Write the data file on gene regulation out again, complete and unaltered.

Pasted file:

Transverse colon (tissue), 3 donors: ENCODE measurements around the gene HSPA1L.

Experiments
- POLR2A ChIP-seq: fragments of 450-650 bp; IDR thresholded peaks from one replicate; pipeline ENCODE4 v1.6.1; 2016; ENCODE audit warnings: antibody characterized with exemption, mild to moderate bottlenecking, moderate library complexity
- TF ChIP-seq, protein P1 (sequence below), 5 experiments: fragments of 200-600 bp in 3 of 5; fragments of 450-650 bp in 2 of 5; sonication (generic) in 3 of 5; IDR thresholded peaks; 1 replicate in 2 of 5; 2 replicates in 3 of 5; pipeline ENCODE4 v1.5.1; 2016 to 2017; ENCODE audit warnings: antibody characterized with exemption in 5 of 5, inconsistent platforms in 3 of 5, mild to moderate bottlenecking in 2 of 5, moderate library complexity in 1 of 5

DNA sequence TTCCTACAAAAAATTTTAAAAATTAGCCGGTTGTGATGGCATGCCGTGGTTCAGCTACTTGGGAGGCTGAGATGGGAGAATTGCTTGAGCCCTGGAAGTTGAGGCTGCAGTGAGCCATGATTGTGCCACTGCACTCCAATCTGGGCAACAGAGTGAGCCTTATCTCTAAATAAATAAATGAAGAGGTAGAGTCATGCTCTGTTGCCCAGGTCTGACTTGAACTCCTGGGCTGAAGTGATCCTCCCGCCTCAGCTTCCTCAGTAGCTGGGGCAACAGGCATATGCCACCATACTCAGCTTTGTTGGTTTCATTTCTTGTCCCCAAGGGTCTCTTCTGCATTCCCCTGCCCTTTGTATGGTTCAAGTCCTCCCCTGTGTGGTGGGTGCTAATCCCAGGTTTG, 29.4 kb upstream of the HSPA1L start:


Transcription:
Transverse colon (tissue), 3 donors: ENCODE measurements around the gene HSPA1L.

Experiments
- POLR2A ChIP-seq: fragments of 450-650 bp; IDR thresholded peaks from one replicate; pipeline ENCODE4 v1.6.1; 2016; ENCODE audit warnings: antibody characterized with exemption, mild to moderate bottlenecking, moderate library complexity
- TF ChIP-seq, protein P1 (sequence below), 5 experiments: fragments of 200-600 bp in 3 of 5; fragments of 450-650 bp in 2 of 5; sonication (generic) in 3 of 5; IDR thresholded peaks; 1 replicate in 2 of 5; 2 replicates in 3 of 5; pipeline ENCODE4 v1.5.1; 2016 to 2017; ENCODE audit warnings: antibody characterized with exemption in 5 of 5, inconsistent platforms in 3 of 5, mild to moderate bottlenecking in 2 of 5, moderate library complexity in 1 of 5

DNA sequence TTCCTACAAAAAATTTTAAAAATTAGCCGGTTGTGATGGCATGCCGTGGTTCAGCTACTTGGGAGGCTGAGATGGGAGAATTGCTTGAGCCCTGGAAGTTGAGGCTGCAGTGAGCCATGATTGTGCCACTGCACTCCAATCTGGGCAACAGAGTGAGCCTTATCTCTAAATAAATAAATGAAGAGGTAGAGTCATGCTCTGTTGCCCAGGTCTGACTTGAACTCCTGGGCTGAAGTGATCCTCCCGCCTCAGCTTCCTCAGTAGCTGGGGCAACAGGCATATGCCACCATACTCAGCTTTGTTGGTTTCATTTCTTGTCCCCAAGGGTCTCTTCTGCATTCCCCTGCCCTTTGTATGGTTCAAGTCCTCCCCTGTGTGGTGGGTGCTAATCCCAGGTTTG, 29.4 kb upstream of the HSPA1L start: